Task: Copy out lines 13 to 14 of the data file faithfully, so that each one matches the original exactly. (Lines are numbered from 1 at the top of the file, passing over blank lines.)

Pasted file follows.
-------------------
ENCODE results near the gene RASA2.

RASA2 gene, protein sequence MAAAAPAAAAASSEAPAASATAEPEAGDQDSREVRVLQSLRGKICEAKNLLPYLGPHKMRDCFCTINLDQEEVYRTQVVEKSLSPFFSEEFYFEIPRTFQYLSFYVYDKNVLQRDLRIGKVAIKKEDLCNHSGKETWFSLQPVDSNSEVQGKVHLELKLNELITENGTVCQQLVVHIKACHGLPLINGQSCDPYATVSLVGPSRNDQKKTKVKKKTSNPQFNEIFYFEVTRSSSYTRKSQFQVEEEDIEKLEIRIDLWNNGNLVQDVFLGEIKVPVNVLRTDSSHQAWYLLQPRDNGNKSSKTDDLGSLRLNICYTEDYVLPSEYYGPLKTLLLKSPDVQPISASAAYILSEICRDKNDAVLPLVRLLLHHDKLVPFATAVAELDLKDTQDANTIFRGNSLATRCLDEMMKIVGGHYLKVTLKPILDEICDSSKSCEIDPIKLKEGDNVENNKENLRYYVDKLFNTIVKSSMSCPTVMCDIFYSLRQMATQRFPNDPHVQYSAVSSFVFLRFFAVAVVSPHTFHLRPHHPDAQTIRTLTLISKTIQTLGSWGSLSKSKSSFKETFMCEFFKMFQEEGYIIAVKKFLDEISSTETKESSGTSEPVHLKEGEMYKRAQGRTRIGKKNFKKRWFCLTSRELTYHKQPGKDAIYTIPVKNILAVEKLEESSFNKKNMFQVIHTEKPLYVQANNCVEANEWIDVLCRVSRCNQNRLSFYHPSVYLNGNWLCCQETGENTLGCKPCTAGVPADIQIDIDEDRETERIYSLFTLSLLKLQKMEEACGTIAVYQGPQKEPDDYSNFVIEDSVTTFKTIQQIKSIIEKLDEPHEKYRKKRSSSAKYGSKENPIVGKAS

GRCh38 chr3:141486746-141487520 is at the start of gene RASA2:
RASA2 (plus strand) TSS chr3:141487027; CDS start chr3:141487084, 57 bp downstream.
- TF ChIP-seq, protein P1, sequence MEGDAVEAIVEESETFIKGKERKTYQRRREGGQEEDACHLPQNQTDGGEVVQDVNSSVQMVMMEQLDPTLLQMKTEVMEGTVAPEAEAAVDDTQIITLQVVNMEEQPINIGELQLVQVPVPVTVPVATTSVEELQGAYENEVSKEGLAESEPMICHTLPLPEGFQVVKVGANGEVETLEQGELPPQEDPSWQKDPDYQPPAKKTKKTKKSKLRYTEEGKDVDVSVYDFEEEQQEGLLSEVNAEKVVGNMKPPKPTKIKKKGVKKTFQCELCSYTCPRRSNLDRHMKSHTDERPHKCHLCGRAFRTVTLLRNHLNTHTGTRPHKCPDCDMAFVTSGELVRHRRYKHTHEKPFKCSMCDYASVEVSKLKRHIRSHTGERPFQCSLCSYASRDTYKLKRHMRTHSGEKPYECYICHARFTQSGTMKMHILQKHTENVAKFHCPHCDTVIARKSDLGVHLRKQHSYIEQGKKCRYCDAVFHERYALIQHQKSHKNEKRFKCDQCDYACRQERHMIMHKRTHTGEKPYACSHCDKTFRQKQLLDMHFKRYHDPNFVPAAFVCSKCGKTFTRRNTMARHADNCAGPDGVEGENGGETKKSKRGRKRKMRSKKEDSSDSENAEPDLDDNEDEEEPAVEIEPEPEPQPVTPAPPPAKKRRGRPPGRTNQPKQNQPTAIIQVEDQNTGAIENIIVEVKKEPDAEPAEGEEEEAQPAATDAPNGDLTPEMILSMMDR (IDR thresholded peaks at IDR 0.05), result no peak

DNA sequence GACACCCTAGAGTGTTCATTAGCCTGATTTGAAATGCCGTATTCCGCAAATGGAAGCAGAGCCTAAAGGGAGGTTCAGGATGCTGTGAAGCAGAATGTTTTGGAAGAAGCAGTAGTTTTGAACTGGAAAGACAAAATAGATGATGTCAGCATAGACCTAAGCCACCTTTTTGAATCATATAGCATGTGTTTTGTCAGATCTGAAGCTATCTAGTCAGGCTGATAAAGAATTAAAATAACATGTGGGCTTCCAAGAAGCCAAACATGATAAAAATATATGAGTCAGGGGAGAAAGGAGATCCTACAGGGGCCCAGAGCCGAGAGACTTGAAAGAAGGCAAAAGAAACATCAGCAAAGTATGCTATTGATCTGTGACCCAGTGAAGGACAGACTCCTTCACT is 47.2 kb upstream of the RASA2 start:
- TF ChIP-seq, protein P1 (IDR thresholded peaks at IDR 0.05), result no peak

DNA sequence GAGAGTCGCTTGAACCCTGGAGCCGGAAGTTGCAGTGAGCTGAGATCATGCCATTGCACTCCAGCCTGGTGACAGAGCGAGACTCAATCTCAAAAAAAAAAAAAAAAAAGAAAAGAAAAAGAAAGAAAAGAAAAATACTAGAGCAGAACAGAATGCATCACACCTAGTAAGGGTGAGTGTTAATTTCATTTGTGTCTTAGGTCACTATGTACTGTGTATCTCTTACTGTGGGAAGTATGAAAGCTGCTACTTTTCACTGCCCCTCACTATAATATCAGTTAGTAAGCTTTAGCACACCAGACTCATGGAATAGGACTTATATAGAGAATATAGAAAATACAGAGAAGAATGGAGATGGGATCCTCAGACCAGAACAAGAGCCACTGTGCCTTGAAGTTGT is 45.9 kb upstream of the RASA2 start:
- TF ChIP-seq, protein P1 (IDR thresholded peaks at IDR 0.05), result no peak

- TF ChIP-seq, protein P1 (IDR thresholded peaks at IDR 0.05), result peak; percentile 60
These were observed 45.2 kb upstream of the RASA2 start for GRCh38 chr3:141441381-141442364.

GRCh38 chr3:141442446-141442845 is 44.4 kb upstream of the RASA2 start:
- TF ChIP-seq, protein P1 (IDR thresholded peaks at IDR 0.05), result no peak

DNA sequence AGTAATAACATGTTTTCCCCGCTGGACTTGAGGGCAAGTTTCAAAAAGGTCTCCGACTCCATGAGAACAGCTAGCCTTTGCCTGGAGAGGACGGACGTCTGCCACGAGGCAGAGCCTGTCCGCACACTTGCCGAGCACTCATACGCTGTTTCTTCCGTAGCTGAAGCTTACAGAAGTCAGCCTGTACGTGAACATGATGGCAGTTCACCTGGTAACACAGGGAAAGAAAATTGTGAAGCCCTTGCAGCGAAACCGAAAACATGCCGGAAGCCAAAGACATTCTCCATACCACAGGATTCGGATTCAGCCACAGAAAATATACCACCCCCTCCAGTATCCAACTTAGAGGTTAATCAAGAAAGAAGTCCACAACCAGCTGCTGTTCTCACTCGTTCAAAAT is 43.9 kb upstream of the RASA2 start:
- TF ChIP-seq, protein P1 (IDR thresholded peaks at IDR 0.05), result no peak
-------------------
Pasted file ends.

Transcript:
- TF ChIP-seq, protein P1 (IDR thresholded peaks at IDR 0.05), result no peak

DNA sequence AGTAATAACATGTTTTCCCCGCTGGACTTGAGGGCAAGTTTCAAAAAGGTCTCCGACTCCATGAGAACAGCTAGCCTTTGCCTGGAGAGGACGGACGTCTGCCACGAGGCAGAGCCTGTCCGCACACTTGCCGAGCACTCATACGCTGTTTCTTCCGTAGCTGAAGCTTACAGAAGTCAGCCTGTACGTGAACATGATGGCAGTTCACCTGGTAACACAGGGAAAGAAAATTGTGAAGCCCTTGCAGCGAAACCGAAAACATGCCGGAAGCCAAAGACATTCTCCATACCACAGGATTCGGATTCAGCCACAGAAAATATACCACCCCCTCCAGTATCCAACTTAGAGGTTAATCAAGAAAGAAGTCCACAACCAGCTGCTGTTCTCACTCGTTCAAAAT is 43.9 kb upstream of the RASA2 start: